Tuesday more of a message for GOP than Democrats
Oh, certainly there was something in there for the Democrats – perhaps a bit of false hope – but Rand Paul defeated the establishment GOP pick handily (hello, Bob Bennett? Charlie Crist?) in Kentucky sending the real message of the night.
Arlen Specter’s defeat was neither a surprise or a disappointment. Who wants a turncoat Republican under a Democratic flag of convenience, there only because it was clear he couldn’t win a Republican primary (see above and join him with Bennett, Crist and Trey Grayson)? Joe Sestak, a former admiral and Democratic congressman, was a much more attractive Democratic candidate.
Blanche Lincoln, the incumbent Arkansas Democratic Senator, was also the establishment Democratic pick and supported by both President Obama and Bill Clinton. She only managed a run-off with Democratic Lt. Gov. Bill Halter.
The seat held by John Murtha went to one of his aides. I’m not at all surprised by that. I’d have loved the irony of a Republican win, but it wasn’t likely according to the polls. Murtha was a king of pork. No one will argue he didn’t lard it on his district. And, in times of economic hardship, voters may have chosen in the hope his former aide will continue that, rather than taking a chance with a Republican. Some analysts see the election as a bellwether for the fall. I’m not seeing that at all, and there’s always the danger for the Donks of giving it more importance than it deserves.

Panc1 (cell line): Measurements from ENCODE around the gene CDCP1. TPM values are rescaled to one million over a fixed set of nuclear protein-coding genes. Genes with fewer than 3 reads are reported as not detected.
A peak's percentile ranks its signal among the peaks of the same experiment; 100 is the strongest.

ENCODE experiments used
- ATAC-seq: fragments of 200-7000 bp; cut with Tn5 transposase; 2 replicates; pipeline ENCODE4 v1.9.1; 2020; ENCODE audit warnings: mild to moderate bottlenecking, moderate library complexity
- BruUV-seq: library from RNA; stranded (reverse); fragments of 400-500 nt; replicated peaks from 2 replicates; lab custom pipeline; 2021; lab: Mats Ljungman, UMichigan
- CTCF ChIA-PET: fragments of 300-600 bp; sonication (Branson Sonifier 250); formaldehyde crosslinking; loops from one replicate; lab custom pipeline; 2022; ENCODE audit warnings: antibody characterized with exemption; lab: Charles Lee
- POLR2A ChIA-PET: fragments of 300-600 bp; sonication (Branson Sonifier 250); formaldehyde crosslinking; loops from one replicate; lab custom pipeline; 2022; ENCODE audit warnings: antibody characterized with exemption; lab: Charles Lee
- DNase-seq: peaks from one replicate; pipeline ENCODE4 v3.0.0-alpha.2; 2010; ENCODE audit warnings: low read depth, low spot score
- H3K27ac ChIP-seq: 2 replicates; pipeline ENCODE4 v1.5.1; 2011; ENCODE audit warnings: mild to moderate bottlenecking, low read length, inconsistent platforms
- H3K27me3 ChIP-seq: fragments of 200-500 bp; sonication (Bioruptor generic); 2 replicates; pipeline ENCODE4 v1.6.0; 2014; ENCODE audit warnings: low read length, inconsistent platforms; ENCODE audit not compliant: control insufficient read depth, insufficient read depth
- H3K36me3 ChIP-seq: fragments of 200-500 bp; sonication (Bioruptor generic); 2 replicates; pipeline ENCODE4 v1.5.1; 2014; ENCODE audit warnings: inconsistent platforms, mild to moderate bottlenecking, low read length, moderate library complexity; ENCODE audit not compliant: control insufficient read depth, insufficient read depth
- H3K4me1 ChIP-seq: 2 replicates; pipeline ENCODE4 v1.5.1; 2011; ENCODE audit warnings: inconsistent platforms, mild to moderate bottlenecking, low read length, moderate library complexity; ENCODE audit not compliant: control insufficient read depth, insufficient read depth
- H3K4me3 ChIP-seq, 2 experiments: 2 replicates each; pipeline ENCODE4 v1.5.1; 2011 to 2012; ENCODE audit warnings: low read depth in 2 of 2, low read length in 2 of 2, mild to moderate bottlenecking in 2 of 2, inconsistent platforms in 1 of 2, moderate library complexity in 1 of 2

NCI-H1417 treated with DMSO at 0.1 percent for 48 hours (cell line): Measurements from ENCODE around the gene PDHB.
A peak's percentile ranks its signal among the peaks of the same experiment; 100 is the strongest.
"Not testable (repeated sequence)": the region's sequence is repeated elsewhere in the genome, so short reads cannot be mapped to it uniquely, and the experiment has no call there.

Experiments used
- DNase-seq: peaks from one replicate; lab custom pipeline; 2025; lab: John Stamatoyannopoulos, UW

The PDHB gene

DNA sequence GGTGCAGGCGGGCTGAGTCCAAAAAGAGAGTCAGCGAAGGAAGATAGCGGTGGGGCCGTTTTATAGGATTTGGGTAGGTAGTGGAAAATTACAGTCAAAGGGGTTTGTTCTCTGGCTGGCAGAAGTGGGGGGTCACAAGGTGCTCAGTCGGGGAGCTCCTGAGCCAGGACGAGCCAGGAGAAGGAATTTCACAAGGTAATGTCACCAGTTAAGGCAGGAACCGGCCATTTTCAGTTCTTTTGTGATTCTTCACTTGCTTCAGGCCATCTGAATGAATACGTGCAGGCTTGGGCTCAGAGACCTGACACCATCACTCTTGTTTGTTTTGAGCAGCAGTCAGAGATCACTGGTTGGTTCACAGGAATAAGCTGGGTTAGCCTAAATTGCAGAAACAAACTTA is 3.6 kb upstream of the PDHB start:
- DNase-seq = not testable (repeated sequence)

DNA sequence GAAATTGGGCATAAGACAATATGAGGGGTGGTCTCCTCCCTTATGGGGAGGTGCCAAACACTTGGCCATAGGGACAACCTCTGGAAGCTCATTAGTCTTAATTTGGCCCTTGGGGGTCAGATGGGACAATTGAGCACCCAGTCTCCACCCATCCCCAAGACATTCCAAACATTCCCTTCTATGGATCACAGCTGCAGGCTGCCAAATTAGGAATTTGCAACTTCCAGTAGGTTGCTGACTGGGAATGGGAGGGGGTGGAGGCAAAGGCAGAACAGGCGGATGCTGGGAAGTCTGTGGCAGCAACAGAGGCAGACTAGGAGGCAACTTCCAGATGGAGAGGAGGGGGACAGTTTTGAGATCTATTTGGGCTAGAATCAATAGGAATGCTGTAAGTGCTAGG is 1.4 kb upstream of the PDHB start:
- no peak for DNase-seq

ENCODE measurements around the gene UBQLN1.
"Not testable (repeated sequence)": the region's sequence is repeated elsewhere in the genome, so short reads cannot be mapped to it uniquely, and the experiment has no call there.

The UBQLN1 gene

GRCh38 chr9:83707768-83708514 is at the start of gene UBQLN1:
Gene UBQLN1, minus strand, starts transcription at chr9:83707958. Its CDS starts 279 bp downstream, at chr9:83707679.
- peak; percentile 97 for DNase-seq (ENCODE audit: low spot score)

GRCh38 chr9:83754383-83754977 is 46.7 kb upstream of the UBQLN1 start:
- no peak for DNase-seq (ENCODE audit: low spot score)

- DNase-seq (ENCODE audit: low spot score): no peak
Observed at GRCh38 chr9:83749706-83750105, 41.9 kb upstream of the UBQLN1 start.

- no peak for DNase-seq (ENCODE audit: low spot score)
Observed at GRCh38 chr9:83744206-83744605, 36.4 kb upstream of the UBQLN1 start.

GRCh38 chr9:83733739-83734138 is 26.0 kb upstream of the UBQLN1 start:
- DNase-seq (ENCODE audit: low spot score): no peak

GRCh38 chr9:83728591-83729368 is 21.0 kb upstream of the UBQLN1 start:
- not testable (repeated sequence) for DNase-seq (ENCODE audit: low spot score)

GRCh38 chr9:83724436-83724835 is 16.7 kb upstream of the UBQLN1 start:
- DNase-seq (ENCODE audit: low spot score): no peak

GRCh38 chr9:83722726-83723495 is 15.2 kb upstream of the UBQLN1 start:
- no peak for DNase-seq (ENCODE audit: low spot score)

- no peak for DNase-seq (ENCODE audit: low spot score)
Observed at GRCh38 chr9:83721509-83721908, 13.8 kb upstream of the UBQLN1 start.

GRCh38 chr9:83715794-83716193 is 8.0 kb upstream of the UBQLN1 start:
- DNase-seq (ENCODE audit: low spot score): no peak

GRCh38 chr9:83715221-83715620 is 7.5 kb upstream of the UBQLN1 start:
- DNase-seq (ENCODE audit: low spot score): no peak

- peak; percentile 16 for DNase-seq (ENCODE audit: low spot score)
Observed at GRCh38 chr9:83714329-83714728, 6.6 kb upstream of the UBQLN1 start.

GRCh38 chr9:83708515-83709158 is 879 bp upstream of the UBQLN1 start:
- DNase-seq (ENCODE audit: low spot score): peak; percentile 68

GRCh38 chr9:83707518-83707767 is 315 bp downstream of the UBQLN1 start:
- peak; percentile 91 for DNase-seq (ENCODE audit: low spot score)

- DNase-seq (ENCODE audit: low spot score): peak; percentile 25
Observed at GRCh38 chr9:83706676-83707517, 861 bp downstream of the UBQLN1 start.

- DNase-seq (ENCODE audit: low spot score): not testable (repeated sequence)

So, what if any messages were sent? For the GOP, the Tea Party effect is real. The message is clear – smaller, less costly and less intrusive government (lower taxes, much less spending). There are enough establishment candidates languishing by the wayside at the moment for even the slowest among the party to begin to understand that. There is certainly an element of anti-incumbency evident there.
For the Democrats, I’d say the message is mixed. It’s hard to say with Lincoln hanging on, a Republican turncoat turned out by a Congressional Democrat and holding on to a Congressional open seat means anti-incumbent fever is sweeping the ranks of the Democratic base. I believe there is an anti-incumbent fever, but it resides mostly among the right and independents.
We’ll know more as we see how the vote breaks down in the key races. I’m very interested to see what independents did. But for right now, the establishment GOP better be responding to their wakeup call and tweaking their message – and perhaps their candidates – for this fall.